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It’s a tiny satellite with ambitious goals: to zip all the way from the Earth to the Moon using a solar sail. A typical “cubesat” satellite sticks around Earth’s orbit to do a science, but the team behind Lunarsail convinced dozens of crowfunding donors that their concept can go even further.
The team asked for $11,000 on Kickstarter and actually received more than $15,000. The next step is to submit a formal proposal to NASA to hitch a ride on a rocket and get into space. (An announcement of opportunity was on NASA’s website in mid-August, but the link is currently unavailable as the agency’s site is shut down amid the government furlough. The posted deadline was Nov. 26).
“Common sense seems to suggest that cubesats don’t have the power or the huge rocket they would need to reach the Moon. Common sense can be deceptive, though,” the team wrote on their crowdfunding campaign page.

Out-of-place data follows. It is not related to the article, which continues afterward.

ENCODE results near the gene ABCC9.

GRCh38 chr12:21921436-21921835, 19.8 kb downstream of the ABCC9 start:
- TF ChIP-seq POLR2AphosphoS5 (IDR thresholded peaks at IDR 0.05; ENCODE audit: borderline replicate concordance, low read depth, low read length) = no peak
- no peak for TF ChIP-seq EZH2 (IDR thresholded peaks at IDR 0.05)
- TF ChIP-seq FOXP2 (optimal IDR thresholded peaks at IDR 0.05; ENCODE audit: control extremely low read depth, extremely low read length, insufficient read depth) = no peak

“It doesn’t take a more powerful spacecraft … the satellite doesn’t care what orbit it’s in — it just does its thing. It also doesn’t require a more powerful rocket. All we need is a rocket powerful enough to put the spacecraft into an appropriate orbit around the Earth, and then we can take over and get ourselves to the Moon.”
The Aerospace Research & Engineering Systems (ARES) Institute, which is the entity behind Lunarsail, further plans to involve students in the campaign. It’s asking around to see if there are any interested parties who could “bring mission-related science activities to thousands of students, particularly those in minority and at-risk communities.” If this goes forward, students could participate through experiments, observations and also with mobile apps.
While the team acknowledges it takes time to get a concept on a rocket and into space, they have a goal of having everything “flight-ready” by December 2016. Follow updates on the project at its web page.